Verb: Morphemic structure

June 15th, 20122:25 am


Verb: Morphemic structure

Verb-forming derivational means are not numerous. The common de­vices are 1) affixation, 2) conversion, 3) verb+adverb combination, 4) back-formation.

There is a rather short list of derivational affixes making English verbs. First, these are a limited number of suffixes such as the suffixes -en (to blacken, to strengthen, to toughen), -fy (to intensify, to ratify, to clarify), -ize (to legalize, to emphasize, to characterize), -ate (operate, stimulate, mitigate), -ish (brandish, finish, furnish) and the prefix en- with allomorphs and dialectal variants em-, in-, im- (enforce, enclose, embezzle, embellish, insure, inquire, imbed, imbibe).

Conversion (also referred to as zero-derivation) consists of a process when a word (in the case with verbs this is, as a rule, a noun) acquires a paradigm of some other part of speech (in our case – the verbal paradigm). Verbs formed by means of conversion abound in English: to pencil some­thing, to bicycle, to sandwich (something between something else), to water (plants), to wallpaper (a room). Verbs may be formed by conversion from parts of speech other than nouns: cf. to blah in She went blah-ing on about things being important…, consider also to happy, to wet, to round, to up.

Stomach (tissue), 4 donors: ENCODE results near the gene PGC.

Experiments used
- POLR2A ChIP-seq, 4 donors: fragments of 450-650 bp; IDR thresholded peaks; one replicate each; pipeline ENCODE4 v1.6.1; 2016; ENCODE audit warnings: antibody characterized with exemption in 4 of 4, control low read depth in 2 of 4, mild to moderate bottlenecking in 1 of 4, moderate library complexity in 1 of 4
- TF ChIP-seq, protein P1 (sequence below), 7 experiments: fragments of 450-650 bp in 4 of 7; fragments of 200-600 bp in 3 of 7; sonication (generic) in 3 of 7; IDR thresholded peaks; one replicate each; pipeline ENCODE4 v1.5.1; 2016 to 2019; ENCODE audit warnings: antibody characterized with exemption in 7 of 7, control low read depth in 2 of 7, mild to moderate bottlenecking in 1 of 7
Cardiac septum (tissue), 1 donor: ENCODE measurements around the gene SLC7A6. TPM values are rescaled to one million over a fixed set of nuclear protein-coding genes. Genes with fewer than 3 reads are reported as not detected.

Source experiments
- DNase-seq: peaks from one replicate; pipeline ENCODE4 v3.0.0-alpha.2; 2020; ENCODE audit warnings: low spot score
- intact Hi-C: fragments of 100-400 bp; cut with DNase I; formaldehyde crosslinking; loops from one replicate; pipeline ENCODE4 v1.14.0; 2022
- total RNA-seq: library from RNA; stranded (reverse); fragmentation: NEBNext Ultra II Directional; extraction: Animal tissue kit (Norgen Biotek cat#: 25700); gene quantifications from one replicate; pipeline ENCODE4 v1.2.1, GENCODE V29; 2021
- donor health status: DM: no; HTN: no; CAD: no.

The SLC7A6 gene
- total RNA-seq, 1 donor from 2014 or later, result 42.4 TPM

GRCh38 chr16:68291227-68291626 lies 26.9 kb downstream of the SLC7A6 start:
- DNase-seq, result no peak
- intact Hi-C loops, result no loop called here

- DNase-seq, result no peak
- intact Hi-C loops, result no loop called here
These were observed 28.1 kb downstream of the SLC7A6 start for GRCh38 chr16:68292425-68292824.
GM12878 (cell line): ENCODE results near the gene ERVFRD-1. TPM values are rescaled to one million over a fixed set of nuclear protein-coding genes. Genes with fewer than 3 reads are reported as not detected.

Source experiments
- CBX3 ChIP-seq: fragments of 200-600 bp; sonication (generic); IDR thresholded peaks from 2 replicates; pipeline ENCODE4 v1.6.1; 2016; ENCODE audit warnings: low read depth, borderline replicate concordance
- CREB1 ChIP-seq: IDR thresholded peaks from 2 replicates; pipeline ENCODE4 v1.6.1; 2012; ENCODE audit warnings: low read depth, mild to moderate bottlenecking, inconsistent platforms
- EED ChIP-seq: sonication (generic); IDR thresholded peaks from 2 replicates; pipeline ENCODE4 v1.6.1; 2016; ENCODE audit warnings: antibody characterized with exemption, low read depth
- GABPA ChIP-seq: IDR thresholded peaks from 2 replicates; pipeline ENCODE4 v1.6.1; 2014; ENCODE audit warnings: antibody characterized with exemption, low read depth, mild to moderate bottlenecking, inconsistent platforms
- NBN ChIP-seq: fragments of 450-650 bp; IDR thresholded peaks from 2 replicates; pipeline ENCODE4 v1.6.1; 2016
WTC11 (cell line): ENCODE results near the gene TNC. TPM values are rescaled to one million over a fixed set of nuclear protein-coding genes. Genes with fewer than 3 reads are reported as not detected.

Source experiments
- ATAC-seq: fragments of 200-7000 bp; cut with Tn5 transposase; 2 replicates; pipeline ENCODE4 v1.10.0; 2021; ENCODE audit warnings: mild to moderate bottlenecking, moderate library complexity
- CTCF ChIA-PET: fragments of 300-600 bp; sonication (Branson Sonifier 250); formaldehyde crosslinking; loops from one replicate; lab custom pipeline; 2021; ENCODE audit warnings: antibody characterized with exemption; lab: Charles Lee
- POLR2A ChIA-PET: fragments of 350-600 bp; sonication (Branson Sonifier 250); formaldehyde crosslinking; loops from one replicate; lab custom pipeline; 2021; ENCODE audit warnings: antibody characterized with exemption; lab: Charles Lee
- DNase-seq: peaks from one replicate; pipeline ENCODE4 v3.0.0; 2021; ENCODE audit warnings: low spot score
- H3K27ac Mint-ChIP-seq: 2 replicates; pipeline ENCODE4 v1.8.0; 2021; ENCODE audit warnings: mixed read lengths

Verbs of the give-up type, i.e. verbs with the structure “verb+adverb” (sometimes the second component is called “postpositive”), are colloquial and add an idiomatic power to the language (to go on, to come between, to let down, to fall out, to get by, to see through, to turn in). The unity of the two parts of separable words may be well illustrated by numerous exam­ples. Let us take the sentence She ate up the whole cake. In a conventional sense up might be an adverb signifying direction, but in this construction it serves to intensify the action, and comes to be synonymous with the adverb completely. Thus, the postpositive up may convey aspectual meaning (cf. to wind up wind, to eat up to eat, to speak up to speak, etc.).

To distinguish between the postpositive and the ordinary adverbial mod­ifier, compare also the following:

The wind blew so strongly that the nest turned upside down and baby birds fell out.

Jim and Mary fall out every few weeks, but their quarrels never last. Clearly, out in the first and the second sentences has quite distinct func­tions.

On the whole, Modern English has produced a great number of verbs of the give-up type, which some scholars ascribe to the persistence of analytic tendencies in the language.

The fourth word formation pattern is backformation, i.e. derivation of verbs by means of dropping the final elements of nouns: to edit from editor, to sunbathe from sunbathing, to baby-sit from babysitter.

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